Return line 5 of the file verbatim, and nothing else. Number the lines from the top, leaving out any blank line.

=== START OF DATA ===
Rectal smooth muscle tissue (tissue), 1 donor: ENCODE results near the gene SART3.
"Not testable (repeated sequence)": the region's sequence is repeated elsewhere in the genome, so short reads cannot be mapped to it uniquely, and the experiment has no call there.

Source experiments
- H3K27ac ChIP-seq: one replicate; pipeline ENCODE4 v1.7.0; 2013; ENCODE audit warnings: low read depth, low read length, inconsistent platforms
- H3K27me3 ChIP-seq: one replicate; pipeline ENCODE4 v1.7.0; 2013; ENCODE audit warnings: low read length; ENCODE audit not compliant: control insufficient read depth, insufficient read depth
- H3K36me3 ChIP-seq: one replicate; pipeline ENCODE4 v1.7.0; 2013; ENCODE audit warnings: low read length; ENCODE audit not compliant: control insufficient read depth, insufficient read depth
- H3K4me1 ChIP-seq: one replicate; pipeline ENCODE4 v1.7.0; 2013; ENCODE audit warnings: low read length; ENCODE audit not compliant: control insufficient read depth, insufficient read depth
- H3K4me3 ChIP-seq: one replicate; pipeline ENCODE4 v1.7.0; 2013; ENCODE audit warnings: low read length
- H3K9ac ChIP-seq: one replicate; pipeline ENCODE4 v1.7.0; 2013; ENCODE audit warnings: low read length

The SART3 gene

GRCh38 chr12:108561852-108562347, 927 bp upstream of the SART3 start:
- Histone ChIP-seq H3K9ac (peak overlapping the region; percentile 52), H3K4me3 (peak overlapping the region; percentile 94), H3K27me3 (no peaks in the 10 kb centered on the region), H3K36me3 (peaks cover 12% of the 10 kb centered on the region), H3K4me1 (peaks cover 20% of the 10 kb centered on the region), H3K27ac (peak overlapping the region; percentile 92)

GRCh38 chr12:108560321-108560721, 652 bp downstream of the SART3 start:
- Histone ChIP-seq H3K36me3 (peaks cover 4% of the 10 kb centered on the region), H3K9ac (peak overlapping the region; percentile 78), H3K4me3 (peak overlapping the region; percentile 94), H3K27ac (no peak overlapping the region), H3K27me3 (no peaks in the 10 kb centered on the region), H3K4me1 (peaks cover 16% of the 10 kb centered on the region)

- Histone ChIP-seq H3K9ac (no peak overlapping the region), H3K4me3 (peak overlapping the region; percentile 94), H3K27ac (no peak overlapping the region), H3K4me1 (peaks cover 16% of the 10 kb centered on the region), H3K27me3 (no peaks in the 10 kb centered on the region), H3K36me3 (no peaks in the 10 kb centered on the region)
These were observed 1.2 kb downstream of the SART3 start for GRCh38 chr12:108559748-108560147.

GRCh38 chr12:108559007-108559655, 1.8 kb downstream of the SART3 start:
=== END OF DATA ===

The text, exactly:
- H3K27me3 ChIP-seq: one replicate; pipeline ENCODE4 v1.7.0; 2013; ENCODE audit warnings: low read length; ENCODE audit not compliant: control insufficient read depth, insufficient read depth